Yellowstone's migrating bison manipulate springtime green-up

phys.org | 8/23/2013 | Staff
Kota79Kota79 (Posted by) Level 4
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On a typical June day in Yellowstone, it's not unusual to see hundreds of bison grazing in the Lamar Valley. The herds appear to aimlessly move back and forth through meadows threaded by a winding river, just passive figures in an idyllic scene. But, as it turns out, that's far from the full picture.

In fact, with every blade of grass that bison bite off and swallow, they are fundamentally manipulating the landscape to maintain the best forage for themselves. They even change the way spring green-up occurs in Yellowstone's vast grasslands.

Bison - Landscape - Springtime - Season - Plant

Without bison moving freely on the landscape, the springtime season of plant growth in Yellowstone would be shorter, the habitat would not be as green, and the grasses would not be as nutritious.

Remarkably, that allows bison to migrate differently than other species.

Bison - Move - Elevation - Mid - Summer

When bison move to higher elevation by mid to late summer, the herd's small army of hooves and hungry mouths causes the grasslands to revert to earlier stages of plant growth. In effect, the bison graze with such intensity that they turn back the clock on forage green-up, hitting reset on springtime.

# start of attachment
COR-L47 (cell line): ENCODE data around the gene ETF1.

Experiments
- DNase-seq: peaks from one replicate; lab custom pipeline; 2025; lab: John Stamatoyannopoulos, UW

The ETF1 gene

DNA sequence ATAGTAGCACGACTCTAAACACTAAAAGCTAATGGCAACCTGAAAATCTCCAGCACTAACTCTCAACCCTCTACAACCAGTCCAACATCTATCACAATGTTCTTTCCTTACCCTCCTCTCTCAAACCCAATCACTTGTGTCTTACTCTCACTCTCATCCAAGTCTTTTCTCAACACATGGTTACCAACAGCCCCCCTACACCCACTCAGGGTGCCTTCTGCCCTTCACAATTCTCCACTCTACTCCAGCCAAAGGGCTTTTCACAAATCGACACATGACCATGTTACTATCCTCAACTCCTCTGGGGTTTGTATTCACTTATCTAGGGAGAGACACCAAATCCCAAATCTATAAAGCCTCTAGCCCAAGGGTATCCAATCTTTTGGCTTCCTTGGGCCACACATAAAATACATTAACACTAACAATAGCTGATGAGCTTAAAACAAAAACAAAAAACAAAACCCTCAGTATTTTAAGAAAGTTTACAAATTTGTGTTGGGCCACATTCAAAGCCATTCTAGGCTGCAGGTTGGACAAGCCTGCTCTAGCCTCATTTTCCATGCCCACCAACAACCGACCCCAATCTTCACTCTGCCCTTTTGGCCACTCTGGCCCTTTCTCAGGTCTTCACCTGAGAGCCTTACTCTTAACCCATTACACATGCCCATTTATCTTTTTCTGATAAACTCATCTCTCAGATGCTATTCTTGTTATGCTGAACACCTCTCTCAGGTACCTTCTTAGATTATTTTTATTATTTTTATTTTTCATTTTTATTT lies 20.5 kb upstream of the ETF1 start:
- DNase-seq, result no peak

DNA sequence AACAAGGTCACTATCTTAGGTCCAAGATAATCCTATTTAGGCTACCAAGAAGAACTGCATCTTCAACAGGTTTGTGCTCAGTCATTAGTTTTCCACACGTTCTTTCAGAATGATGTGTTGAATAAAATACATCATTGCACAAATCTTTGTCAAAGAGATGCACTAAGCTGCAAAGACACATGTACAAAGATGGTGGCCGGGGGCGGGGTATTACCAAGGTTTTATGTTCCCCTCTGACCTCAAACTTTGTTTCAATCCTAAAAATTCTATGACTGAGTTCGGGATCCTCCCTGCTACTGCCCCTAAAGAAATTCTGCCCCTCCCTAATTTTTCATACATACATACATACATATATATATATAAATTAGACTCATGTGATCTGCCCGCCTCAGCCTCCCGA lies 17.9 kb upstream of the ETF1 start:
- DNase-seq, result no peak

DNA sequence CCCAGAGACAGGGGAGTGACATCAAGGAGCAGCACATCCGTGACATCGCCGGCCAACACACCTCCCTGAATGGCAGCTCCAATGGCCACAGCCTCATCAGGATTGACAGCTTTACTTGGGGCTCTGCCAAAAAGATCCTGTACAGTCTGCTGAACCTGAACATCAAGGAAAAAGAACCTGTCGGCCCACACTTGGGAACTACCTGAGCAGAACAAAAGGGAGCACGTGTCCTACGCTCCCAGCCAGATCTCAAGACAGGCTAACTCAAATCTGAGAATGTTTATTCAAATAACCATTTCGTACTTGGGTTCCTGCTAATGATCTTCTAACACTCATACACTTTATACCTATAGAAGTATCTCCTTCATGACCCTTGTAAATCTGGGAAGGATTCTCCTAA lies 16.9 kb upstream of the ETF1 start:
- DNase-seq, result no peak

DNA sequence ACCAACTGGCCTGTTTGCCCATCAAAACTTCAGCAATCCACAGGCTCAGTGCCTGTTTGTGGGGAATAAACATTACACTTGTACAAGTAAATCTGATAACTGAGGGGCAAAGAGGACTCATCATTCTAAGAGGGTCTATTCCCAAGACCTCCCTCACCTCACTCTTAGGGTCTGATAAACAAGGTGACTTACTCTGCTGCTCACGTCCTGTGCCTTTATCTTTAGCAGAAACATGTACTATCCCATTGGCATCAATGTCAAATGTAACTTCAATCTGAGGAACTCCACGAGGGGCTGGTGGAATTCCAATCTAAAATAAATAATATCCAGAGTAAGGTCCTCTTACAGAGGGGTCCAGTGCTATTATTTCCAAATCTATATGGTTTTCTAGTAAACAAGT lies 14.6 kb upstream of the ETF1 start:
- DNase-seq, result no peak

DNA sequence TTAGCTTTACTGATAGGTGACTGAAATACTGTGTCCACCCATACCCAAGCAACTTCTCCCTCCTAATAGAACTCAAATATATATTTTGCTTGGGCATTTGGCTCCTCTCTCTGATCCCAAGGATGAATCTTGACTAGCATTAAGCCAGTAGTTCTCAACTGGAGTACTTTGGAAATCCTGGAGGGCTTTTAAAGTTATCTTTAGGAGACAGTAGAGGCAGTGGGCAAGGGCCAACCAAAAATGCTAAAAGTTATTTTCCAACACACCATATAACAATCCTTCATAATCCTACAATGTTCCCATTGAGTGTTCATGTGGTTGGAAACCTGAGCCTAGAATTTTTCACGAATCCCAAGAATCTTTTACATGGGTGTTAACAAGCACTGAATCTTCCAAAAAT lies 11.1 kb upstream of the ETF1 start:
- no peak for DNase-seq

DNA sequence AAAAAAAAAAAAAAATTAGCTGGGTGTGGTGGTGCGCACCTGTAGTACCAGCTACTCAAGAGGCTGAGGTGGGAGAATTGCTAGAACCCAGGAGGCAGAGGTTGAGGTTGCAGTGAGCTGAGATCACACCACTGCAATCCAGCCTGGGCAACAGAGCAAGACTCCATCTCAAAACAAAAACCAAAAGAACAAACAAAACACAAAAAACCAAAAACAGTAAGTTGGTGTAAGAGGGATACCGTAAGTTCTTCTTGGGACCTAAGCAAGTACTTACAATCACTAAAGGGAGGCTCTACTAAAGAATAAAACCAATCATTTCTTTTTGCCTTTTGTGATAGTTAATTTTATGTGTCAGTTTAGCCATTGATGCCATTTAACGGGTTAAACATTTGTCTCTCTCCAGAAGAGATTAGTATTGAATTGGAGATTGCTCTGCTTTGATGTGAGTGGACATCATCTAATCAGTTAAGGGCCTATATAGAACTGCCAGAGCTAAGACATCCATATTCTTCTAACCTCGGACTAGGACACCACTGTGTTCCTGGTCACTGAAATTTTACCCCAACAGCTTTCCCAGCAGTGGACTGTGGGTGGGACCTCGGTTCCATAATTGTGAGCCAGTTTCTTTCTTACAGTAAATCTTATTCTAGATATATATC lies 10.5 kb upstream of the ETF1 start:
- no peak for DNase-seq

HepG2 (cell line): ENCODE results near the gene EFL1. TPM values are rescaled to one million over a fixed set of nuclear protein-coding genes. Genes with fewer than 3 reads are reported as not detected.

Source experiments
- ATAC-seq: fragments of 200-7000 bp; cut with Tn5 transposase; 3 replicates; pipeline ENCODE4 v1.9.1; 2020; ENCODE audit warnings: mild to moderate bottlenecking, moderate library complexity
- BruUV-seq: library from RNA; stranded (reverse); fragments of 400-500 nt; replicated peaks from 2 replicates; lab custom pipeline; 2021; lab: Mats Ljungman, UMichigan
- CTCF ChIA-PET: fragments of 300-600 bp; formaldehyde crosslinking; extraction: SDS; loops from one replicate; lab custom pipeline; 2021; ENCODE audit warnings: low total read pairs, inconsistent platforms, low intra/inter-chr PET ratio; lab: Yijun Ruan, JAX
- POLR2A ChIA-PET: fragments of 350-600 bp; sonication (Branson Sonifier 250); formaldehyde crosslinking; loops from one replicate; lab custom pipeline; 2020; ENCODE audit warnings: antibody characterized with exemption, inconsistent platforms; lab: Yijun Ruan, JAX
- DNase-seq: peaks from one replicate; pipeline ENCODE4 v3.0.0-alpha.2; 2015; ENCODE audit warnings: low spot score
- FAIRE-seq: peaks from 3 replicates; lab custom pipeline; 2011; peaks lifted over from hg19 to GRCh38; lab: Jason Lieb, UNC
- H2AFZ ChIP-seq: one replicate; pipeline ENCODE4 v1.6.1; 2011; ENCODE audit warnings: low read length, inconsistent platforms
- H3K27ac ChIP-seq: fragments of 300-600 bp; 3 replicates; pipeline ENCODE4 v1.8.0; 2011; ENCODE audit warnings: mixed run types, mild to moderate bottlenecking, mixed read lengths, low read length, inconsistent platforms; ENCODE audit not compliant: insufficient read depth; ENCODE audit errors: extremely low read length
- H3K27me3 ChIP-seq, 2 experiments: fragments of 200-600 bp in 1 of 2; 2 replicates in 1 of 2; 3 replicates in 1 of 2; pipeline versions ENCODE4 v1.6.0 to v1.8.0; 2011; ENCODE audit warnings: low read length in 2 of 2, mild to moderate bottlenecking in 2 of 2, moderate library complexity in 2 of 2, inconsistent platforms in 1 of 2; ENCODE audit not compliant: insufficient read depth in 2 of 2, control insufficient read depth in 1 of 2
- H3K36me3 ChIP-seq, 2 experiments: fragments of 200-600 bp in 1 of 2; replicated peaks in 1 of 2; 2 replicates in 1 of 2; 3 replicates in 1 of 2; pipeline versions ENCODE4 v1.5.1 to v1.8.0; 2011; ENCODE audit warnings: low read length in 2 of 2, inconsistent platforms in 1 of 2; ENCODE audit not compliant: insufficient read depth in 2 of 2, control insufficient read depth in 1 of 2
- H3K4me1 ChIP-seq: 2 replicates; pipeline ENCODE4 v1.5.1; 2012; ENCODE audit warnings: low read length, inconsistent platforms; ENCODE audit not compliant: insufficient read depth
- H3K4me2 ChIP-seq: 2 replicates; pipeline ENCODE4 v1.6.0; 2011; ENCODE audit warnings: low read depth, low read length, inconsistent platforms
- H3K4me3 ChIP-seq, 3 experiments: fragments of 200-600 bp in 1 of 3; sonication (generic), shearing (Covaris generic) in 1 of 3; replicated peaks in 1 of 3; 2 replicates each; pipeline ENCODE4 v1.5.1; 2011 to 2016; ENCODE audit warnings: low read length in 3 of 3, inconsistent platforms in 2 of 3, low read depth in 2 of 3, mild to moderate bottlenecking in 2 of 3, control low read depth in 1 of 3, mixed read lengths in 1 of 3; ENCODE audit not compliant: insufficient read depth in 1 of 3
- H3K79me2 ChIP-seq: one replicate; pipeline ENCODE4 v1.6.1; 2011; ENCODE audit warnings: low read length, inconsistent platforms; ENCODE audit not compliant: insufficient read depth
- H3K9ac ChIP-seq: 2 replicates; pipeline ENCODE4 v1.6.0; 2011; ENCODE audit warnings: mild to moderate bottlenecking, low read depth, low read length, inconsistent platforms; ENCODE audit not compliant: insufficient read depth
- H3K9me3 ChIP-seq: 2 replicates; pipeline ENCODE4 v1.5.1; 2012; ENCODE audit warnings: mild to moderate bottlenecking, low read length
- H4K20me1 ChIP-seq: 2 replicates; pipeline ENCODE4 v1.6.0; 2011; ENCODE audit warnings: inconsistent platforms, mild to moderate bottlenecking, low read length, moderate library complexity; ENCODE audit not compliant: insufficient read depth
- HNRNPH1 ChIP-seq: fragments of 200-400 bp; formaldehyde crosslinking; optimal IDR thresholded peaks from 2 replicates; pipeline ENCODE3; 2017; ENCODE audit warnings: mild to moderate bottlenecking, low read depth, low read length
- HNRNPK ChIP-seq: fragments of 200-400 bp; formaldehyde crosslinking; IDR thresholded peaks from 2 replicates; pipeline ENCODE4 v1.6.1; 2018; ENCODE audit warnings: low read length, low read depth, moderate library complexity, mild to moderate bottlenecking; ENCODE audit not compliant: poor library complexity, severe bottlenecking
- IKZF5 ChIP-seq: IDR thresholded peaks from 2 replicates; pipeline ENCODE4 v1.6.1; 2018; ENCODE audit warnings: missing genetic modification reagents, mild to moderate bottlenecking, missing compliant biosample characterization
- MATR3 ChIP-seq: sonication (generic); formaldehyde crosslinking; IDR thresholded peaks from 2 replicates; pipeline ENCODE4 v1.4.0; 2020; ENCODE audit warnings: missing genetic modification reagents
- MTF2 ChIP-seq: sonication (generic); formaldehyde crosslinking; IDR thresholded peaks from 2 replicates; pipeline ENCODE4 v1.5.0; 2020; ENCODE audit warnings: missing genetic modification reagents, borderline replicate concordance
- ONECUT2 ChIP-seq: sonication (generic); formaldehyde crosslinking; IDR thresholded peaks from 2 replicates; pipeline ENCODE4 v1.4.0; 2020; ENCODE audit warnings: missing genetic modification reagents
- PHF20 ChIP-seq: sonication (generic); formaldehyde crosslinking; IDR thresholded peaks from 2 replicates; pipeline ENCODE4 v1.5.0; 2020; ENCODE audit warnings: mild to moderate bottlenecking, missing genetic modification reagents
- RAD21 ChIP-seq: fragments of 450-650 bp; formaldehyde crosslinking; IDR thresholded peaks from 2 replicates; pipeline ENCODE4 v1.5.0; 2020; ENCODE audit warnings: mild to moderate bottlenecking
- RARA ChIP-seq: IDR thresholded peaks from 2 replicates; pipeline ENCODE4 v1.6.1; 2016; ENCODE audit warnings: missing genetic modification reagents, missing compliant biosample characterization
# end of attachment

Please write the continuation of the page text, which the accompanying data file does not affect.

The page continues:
The effect of bison on Yellowstone's plant growth is so strong that sensors on NASA satellites can detect from outer space how grassland dynamics differ between areas that are lightly or heavily grazed. Where Yellowstone bison congregate, plant green-up is different, and it's not some fluke of local weather—the bison and their intense grazing are the cause.

Discovery - Bison - Range - Benefit - Research

The discovery that bison engineer the range to their benefit arose through research by a team led by Yellowstone National Park scientists Chris Geremia and Rick Wallen. They worked in partnership with biologists at the University of Wyoming, the University of Montana and the U.S. Geological Survey.

The team wrote a paper, titled "Migrating bison engineer the green wave," published today (Nov. 18)...
(Excerpt) Read more at: phys.org
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